For any engineer or software designer, the information and education resources the Internet and World Wide Web make possible are a resource beyond measure.
But, as useful as online access to a wide range of webinars, videos, lectures, demonstrations and documentation is, nothing beats face-to-face interactions with teachers and fellow technologists and hands-on experience with the hardware and software.
That is why when I have the time and resources, I make it a habit of taking part in any of a number of traveling technology “road-shows” that hardware and software companies continually host at various geographic locations.
Obviously, the companies that take part in such events are doing so to educate the engineers and developers about the advantages of their products, technology, and solutions. But, they also provide a good window into the technology trends and are a direct means of getting educated in a much more hands-on and direct way.
One of the more all-encompassing examples of this trend is the current DevCon Extension 2014 tour sponsored by Renesas Electronics America in association with Bug Labs, Cymbet, Express Logic, Exosite, GainSpan, IAR Systems, Micrium, and Serious Integrated.
Free to developers who register to attend, DevCon Extension started in February and will be continuing at various locations in North and South America (Figure 1 below ) through the end of the year. It will offer training in such topics as RTOS and middleware, Human Machine Interface, low power design, Internet of Things and sensors.
I take advantage of such local hands-on engineering and software development training opportunities not only by trying to attend those near where I live and work, but also while I am traveling.
While visiting a company or attending a technology conference in my job as a technology editor, I make note of the locations of any such technology roadshows and try to attend. And, as shown in Figure 1 below , no matter where you live or where you are traveling, the DevCon Extension 2014 is sure to have an event nearby.
Click on image to enlarge.
Being held through May and June, the HMI seminar track spotlights hardware and software for designing and implementing cost-effective, engaging, user-friendly interfaces. This is an increasingly important system design requirement because end users’ expectations are rising due to their experiences with tablet computers and smart phones. The lectures and labs in this track explain how to design a modern Graphical User Interface for an embedded system—one that’s both functional and attractive. You will learn how to build and control a GUI and interface it to the system’s LCD panel.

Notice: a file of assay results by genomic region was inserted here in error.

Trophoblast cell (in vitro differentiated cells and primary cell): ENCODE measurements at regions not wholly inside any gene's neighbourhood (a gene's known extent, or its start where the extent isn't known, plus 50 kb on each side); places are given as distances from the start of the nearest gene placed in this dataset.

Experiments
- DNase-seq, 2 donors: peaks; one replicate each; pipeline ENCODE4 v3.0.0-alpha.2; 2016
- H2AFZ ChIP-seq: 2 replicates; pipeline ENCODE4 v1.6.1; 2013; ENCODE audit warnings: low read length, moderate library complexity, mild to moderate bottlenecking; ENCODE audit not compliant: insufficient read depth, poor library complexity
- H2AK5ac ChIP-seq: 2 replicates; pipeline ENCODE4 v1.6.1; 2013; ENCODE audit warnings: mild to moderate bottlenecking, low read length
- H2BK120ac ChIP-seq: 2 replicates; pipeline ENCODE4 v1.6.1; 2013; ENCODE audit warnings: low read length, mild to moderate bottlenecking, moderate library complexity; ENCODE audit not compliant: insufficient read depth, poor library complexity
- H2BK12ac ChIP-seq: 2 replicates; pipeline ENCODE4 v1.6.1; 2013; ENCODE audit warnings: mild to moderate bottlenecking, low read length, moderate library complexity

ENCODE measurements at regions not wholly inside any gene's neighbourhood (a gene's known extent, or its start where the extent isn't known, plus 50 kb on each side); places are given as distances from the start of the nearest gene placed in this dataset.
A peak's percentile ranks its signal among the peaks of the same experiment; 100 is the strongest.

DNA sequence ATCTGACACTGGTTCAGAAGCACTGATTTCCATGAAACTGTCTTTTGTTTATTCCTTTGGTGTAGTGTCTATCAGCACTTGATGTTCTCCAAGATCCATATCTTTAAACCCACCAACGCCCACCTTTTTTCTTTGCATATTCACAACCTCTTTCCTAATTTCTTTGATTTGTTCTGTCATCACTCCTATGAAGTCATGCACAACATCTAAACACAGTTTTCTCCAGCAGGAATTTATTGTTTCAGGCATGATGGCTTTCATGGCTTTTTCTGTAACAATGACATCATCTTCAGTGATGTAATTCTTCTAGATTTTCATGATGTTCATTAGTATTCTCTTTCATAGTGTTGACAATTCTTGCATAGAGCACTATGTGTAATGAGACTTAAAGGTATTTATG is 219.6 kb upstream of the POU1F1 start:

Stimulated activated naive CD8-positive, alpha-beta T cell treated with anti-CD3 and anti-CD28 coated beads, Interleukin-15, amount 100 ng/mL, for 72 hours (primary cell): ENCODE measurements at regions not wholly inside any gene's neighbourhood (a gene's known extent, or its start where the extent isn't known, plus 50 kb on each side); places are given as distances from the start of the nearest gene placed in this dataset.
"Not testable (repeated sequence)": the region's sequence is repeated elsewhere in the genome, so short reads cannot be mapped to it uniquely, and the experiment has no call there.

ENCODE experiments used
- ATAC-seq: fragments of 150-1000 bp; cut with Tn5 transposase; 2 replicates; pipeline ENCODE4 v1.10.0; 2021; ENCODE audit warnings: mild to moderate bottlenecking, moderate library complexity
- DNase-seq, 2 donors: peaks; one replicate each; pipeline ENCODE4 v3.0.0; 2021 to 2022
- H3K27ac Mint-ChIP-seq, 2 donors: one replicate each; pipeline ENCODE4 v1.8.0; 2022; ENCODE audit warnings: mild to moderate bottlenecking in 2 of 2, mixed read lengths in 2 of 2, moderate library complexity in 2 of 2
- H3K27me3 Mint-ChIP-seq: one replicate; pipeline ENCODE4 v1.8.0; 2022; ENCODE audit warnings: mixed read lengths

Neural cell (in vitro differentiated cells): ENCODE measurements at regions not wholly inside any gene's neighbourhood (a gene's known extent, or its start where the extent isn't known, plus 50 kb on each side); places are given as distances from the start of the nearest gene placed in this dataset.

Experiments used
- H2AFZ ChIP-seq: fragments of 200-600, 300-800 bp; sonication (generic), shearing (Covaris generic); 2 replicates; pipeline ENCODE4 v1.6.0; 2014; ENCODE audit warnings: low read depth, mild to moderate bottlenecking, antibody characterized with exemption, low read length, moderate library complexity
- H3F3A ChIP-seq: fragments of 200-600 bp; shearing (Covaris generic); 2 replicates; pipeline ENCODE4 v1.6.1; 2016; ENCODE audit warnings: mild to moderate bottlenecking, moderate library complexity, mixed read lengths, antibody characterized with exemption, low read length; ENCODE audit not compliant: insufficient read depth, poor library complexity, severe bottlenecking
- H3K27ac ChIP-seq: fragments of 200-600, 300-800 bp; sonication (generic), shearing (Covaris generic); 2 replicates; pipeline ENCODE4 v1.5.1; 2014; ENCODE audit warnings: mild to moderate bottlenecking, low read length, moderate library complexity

The HMI seminar schedule is as follows: Philadelphia, PA – May 8, San Jose, CA – May 15, Chicago, IL – June 3, Milwaukee, WI – June 5, Boston, MA – June 12, São Paulo, Brazil – July 29, Porto Alegre, Brazil – July 31, Curitiba, Brazil – August 5, and Joinville, Brazil – August 7.
Scheduled for June through September, the Low Power seminar track provides an in-depth look into proven methods for creating True Low Power designs. Discussion sessions and laboratory assignments address critical design issues. Application engineers will explain and demonstrate techniques, tools and implementation strategies for achieving eco-friendly, battery-saving performance and functionality that embedded systems must have. Examples of alternative or energy harvesting solutions that can be used to advantage to enhance new embedded system designs are also presented.
During August through November, the Internet of Things track will highlight the latest developments in smart, sensor-enabled physical objects. Technology experts will describe how networks, servers and services can interact with such objects to expand system feature sets and deliver new levels of automated performance. Attendees will learn how embedded microprocessors and wired or wireless networks can enable network-connected objects to sense their environments autonomously, communicate with other objects, and interact with Internet-based services and cloud-based applications.
The Sensors seminar track begining in October and extending through December will offer attendees the opportunity to experiment with the important types of physical sensors destined to be critical elements in future networked embedded system applications. Expert presenters will demonstrate how recent MCU enhancements make it easier to apply digital-filtering and signal-processing techniques to the data that sensors generate. Additional topics covered in this track include “front-end” and interface issues, as well as a method for ensuring that an embedded system achieves the full specification of a microcomputer’s on-chip ADC.
For the latest information on courses, locations and dates, go to am.renesas.com/DEX and register to attend.